Here’s the thing about leg workouts: When you’re moving, the majority of the time, it’s going to incorporate your legs. Maybe even every day! And how you train depends entirely on your goals, your current fitness level, your ability to recover between workouts, and how long you can realistically spend in the gym each day and week, says Kristy Zurmuhlen, C.S.C.S., a trainer at Soho Strength Lab in New York City.
That said, whether your goal is long, lean legs or super-muscular ones, you’re going to want to be lifting weights. Running alone won't necessarily do the trick. That’s because “traditional cardio is training [muscle]-fiber types and energy systems,” says Zurmuhlen. “It gives you a good base level of conditioning that will help support recovery and general fitness.” But to gain strength and muscle, “you need to focus on the main mechanism of muscle hypertrophy, which is the mechanical tension and stress we create from lifting weights.”
Zurmuhlen typically trains her own clients by targeting legs—meaning primary movers like the glutes, hamstrings, and quads—two to three times per week, either as part of a full-body workout, or part of a four-day upper and lower body split, where they focus on the lower body two times a week and the upper body two times a week. “I like to leave two days between leg workouts to ensure that my clients are recovering properly and not overtraining,” she adds.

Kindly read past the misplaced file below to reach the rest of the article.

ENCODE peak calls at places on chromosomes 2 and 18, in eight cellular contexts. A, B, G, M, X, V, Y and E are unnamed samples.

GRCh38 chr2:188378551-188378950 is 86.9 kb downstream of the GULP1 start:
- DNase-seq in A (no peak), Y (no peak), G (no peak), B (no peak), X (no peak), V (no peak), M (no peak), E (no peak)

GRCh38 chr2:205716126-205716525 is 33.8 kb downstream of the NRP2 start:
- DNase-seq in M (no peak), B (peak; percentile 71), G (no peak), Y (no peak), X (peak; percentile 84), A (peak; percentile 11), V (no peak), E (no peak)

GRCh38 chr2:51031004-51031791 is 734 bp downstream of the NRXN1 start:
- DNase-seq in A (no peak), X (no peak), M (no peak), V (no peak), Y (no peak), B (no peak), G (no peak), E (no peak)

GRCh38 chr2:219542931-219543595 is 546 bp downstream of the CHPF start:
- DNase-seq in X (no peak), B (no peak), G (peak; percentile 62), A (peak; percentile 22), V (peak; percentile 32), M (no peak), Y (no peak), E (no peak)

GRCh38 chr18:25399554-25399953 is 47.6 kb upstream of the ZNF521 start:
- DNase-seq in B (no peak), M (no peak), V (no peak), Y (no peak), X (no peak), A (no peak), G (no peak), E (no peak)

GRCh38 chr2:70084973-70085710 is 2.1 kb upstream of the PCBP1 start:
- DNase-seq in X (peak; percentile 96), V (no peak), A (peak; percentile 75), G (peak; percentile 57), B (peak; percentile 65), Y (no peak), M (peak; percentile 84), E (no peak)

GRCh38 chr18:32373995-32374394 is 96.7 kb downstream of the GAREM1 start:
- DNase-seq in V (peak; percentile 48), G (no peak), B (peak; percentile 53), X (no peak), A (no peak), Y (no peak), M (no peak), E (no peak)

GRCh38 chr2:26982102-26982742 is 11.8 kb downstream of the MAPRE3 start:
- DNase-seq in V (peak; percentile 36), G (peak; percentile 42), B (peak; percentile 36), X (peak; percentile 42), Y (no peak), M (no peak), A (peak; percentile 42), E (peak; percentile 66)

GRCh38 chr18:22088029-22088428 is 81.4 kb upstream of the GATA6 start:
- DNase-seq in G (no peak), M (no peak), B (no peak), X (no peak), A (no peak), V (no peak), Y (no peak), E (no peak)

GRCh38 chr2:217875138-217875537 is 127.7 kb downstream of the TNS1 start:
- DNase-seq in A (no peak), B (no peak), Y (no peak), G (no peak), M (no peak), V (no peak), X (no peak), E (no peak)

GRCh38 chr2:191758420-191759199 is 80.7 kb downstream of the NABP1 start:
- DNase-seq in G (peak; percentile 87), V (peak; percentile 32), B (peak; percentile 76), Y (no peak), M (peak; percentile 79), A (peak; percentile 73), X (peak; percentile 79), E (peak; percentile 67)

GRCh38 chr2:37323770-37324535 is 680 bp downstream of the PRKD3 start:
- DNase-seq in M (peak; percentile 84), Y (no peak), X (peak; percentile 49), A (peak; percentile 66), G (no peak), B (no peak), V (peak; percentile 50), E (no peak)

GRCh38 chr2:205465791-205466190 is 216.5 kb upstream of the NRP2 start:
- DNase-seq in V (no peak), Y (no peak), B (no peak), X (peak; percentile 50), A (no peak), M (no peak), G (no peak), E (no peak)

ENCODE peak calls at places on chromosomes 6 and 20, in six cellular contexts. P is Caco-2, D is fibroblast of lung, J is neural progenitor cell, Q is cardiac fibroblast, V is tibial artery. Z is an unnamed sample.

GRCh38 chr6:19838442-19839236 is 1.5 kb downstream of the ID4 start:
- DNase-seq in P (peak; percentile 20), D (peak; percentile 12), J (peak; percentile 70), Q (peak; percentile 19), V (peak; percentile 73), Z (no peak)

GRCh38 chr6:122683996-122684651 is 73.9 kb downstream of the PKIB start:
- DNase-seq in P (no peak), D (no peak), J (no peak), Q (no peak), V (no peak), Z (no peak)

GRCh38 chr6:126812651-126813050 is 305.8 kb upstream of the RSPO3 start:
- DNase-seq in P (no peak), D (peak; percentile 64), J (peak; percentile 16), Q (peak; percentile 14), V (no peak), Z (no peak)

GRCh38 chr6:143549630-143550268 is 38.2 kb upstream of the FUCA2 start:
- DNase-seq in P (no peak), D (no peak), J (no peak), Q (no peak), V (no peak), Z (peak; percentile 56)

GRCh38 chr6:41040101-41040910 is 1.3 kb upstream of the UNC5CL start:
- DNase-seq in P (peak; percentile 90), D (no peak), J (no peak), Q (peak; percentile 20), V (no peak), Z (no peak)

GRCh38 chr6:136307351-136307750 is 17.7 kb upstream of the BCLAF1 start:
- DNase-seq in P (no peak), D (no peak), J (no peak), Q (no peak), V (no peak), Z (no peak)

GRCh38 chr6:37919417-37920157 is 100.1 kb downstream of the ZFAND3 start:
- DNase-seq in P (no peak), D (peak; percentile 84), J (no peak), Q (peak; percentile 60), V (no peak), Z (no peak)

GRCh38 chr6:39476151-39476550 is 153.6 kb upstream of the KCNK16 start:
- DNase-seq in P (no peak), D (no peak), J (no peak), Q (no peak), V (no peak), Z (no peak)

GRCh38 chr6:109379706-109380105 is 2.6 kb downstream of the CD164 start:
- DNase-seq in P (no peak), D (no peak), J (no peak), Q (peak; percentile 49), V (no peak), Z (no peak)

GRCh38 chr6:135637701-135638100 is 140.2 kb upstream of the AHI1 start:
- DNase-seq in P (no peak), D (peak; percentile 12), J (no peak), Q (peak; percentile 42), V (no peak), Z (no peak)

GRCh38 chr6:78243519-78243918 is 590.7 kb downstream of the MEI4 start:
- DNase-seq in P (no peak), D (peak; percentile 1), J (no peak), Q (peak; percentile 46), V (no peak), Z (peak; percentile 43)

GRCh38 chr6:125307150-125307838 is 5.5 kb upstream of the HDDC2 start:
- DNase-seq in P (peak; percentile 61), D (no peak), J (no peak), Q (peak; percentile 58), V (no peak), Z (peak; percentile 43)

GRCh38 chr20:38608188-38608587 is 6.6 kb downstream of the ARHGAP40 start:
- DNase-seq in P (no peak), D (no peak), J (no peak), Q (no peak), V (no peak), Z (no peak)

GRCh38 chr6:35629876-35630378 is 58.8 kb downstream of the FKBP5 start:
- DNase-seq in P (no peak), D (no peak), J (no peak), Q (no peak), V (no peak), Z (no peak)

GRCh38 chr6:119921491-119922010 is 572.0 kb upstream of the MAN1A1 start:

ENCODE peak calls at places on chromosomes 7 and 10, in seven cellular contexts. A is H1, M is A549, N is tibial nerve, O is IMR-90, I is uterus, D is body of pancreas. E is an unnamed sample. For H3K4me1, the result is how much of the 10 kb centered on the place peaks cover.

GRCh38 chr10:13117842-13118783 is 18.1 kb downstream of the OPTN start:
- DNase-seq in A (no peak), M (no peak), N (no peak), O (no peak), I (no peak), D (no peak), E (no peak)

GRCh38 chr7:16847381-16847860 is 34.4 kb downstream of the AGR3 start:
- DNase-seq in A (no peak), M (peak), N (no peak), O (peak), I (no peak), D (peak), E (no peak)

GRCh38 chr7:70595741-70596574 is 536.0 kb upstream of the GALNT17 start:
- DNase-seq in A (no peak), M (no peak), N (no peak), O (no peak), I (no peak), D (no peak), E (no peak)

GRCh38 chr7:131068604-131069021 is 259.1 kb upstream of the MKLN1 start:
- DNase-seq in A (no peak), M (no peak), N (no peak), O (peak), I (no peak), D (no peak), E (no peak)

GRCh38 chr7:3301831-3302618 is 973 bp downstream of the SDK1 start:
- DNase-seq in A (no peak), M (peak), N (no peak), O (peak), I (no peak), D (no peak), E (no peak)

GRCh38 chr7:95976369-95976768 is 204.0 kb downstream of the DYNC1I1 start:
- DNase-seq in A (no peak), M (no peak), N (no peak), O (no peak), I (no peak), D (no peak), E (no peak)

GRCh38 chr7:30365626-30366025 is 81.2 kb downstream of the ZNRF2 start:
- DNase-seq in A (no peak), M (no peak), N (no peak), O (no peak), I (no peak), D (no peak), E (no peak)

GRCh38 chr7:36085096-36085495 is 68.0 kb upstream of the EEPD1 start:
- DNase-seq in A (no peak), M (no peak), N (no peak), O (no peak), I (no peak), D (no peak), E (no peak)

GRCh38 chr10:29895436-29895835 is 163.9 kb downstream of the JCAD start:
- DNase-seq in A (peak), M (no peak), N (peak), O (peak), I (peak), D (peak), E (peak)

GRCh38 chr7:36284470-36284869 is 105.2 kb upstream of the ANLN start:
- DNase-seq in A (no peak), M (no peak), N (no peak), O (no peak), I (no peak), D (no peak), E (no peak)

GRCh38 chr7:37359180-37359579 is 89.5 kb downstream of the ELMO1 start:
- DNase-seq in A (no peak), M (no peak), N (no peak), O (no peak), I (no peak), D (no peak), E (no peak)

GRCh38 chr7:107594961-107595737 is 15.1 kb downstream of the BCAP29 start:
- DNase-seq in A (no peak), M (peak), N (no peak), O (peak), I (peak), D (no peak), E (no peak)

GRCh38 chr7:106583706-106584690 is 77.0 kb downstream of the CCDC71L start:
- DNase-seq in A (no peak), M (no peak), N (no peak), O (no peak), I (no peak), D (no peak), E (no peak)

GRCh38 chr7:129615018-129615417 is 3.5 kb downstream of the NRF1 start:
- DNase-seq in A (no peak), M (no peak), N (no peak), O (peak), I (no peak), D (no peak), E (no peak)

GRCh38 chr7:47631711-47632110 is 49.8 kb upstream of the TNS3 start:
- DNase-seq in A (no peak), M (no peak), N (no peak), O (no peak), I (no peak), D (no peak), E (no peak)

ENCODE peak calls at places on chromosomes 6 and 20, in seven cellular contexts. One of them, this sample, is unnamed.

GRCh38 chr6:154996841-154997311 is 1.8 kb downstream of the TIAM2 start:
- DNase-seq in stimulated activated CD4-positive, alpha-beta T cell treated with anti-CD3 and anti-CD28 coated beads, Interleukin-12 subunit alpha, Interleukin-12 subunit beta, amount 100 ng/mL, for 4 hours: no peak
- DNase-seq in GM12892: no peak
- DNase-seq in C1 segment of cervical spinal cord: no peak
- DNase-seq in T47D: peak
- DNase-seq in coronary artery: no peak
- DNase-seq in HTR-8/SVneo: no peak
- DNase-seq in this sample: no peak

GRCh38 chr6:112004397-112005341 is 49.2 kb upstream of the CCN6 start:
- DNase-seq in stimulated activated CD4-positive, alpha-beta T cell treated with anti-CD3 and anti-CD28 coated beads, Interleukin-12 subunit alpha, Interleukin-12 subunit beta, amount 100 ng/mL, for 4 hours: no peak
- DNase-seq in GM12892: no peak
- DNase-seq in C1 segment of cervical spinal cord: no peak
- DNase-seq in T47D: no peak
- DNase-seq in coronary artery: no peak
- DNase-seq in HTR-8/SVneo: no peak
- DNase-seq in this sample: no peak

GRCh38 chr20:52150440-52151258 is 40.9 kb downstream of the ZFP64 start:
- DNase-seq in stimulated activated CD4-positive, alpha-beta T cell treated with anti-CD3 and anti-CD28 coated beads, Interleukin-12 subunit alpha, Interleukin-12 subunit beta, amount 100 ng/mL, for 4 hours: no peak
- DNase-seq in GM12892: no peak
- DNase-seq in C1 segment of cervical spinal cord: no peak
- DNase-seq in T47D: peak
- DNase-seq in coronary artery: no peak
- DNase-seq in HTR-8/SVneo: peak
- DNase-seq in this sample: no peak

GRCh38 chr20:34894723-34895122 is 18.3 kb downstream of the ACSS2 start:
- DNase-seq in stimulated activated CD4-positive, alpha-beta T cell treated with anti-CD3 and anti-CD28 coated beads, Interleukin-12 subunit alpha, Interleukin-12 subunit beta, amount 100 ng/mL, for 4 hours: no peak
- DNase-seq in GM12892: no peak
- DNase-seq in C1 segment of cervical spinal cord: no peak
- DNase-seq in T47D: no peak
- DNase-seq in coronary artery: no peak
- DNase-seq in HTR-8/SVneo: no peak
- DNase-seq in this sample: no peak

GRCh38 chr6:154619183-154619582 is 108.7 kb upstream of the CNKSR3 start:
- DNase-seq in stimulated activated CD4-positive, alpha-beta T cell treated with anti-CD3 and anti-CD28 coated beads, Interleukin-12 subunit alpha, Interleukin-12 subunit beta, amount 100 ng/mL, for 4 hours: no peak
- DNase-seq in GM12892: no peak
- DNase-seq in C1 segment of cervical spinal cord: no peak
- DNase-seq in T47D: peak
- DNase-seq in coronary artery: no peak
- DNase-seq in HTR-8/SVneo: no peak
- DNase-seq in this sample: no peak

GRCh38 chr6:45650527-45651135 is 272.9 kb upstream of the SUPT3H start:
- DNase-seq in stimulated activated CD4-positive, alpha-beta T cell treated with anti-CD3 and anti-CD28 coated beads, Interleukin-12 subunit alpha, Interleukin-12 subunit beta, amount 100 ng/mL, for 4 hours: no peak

When it comes to the lower body, movement patterns are either hip-dominant or quad-dominant, Zurmuhlen explains, and they’ll each affect your body in different ways. “If the exercise is a hip-dominant movement pattern, like deadlift variations, it will require a greater contribution from the posterior chain, lighting up the hamstrings and glutes,” she says. “Quad-dominant movement patterns like squat variation will require more work from the quads than the glutes and hamstrings.” It’s important to make sure you’re doing both types of movements for a well-balanced lower-body workout.
“A typical lower body-focused training day for me will include a squat or deadlift variation followed by single-leg work and accessory core work,” says Zurmuhlen. Squats and deadlift variations—big, compound movements—maximize mechanical tension across multiple muscle groups, which is key for getting stronger and building lean muscle. Accessory work targets weakness and imbalances that could inhibit larger movements.
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